In the actual comics of the '40s, Joker did come out of nowhere and didn't pick up an origin until years after the fact...and then it only went so far as to explain how he got the face, not to reveal who he really was.
On the general review topic, I found it to be a solid and engaging film, and gave it an Excellent
here, on the basis that in terms of letter grading, I would have given it a solid A, but not an A+. I don't think Superman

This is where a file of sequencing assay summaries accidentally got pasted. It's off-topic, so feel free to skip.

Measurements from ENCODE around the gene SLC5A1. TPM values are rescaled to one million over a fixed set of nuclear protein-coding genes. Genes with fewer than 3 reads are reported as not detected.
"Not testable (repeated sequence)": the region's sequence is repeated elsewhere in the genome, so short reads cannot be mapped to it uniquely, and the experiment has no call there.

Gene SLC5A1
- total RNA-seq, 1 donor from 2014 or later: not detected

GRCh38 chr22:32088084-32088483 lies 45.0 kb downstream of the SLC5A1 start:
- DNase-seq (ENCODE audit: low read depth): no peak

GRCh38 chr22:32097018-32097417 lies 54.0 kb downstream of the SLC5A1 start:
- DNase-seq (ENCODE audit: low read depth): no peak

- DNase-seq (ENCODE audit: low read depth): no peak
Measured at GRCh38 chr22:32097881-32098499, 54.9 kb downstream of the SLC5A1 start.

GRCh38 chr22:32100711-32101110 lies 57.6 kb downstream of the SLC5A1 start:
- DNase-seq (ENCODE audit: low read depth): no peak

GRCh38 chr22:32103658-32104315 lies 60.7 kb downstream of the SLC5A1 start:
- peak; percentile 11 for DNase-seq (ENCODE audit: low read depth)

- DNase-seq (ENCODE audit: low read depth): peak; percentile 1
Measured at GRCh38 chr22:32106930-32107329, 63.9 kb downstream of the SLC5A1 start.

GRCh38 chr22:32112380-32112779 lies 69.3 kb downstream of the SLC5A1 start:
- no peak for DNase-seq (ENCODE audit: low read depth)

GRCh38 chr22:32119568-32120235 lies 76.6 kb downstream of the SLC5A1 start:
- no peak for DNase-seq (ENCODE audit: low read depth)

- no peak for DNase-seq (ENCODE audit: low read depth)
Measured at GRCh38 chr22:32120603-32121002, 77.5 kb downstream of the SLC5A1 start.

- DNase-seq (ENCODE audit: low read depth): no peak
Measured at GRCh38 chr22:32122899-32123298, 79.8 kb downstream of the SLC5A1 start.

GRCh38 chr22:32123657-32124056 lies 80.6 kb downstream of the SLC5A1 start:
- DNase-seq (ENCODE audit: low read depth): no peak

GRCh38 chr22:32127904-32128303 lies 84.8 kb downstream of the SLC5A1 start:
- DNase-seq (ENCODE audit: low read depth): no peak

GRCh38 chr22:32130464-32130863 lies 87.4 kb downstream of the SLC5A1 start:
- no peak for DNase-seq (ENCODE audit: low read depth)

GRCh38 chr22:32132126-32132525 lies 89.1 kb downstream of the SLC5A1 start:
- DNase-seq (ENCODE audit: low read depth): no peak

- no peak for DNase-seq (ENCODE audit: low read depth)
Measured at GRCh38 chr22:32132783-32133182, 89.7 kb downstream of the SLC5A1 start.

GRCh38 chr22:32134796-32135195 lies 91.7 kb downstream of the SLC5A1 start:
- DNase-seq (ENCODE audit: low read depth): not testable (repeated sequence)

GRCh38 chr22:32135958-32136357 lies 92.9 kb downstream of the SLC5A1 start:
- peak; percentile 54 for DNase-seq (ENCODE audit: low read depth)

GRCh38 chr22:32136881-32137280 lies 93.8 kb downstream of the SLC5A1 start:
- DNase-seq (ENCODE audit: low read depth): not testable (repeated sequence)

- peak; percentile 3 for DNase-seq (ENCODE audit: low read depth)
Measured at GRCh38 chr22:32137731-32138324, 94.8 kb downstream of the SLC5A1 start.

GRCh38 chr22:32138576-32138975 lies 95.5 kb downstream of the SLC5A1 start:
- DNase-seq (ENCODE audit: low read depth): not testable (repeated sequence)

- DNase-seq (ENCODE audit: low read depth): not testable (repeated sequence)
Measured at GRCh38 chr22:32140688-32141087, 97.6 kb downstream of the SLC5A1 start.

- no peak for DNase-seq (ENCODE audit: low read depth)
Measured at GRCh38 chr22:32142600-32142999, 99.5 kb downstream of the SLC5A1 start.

is in any danger of being dethroned as the definitive super-hero film. This one is far from definitive, it's more specialized, taking the existing genre to new places. It has the same flaw as BB, even moreso. It seems to have become popular to bash the Burton films somewhat...some even see them as "camp", when in 1989 the first film stood as a polar opposite to the Adam West TV show. I'd say they were more fantastic than camp, but whatever they were, they established a world in which you didn't have to suspend much disbelief to buy that a man would dress in big rubber batsuit to fight crime. This is where the Nolan films fall down flat. The titular character is the one thing that takes me out of these films. He seems to work better on paper--when Bruce and Alfred are talking about symbols and what he has to become, it works. But when we clearly see the guy in the big not-rubber batsuit, he just sticks out as being too unreal for his surroundings.